Joy Williams’ recent release, VENUS, received lukewarm reviews. Rolling Stone claimed Williams’ voice couldn’t “hold the space" of her orchestration. NPR, not unkindly, labeled the album “Lilith Fair 90s'."
I can see where they’re coming from. But I’m still into it. It’s music that makes me want to scale a mountain in a glittery sports bra brandishing a fist and shouting “Womanhood!”
Or, you know, fold a giant pile of laundry on a Saturday morning.
I’d rolled about half my mountain of socks when I realized something was off. Spotify was shuffling through all of Joy Williams’ records, and not just VENUS.
That explained the Prozac-fueled ballad (“It’s all good/ask me to explain it and I could/ I’ve got the love of my Lord and I could/it’s all good”) next to the warbled lament (“I’m gonna stand here in the ache / until the levee of my heart breaks”).
On shuffle, Joy Williams’ canon is…unnerving. It’s odd to hear her so giddily sure of herself and then immediately so devastated. It made me think of the Psalms.
Her album covers reflect this tonal shift. Her three early albums all feature a toothy blond in a cute sweater, squinting at the camera through sun-rays. On VENUS? A naked brunette, hunched over and in shadow, face obscured.
Williams herself, of course, is aware of the changes. She left a blossoming career as a Christian artist because of its limiting nature. In 2009, she said, “Everyone sees life through a grid. Part of my grid is faith. When I was in CCM, I was just singing about the grid. I’ve come to a point where I want to sing about what I see through the grid. In CCM, I was always pushed to sing about faith from a “victorious” angle, when I feel like so much of faith is wrestling through questions.”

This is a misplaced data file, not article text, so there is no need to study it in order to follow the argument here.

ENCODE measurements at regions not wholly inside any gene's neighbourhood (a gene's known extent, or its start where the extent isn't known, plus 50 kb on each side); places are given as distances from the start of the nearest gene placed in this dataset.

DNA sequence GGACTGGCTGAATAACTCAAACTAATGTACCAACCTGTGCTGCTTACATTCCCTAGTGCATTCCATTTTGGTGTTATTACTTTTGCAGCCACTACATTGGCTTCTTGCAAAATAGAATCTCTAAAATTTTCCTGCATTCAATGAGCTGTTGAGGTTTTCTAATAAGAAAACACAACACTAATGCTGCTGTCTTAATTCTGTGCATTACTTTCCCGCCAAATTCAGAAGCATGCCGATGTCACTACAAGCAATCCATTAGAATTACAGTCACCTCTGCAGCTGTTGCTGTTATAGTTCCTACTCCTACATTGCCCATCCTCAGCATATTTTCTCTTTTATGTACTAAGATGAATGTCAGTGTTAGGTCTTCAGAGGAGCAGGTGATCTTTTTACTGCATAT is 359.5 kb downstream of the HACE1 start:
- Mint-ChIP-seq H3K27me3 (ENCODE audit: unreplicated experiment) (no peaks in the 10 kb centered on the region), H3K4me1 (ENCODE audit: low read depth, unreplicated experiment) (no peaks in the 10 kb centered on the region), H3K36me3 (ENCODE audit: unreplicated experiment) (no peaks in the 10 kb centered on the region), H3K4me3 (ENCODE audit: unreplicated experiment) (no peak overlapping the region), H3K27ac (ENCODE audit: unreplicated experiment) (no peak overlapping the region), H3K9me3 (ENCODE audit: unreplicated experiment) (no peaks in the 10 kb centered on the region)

In Case for the Psalms, N.T. Wright echoes this, saying when we “invent non-Psalmic ‘worship’ based on our own feelings of the moment, we risk being like a spoiled child who, taken to the summit of Table Mountain with the city and the ocean spread out before him, refuses to gaze at the view because he is playing with his Game Boy.”
Clearly, Williams knows her early records would benefit from a more emotional honesty. I’d argue, however, that she might have “filled that space” better in VENUS if she’d balanced those emotions with one less lament.
Balance is hard. Just a glance at Williams’ album covers show they are packaged to sell an image. Shorthand for “Christian artist” seems to be is soft-focus grinning blond who will breathily assure you that “it’s all good.”
This is a frustrating image to every Christian woman I know, but especially to artists. It’s natural to want distance from that. But I also know (from experience) that if my art is only created as a reaction against that “it’s all good” girl, I quickly veers into melodrama and navel-gazing.
Wright reminds us that the Psalms encourage us not only to write out of the “truthful, sincere outpourings of who and what we are” but also to “trust that we will be remade". This Advent, I’ll be reading them through again as a reminder that high highs and low lows—hatred and the contrition and ecstasy and shame—can all exist together, as sacred text no less.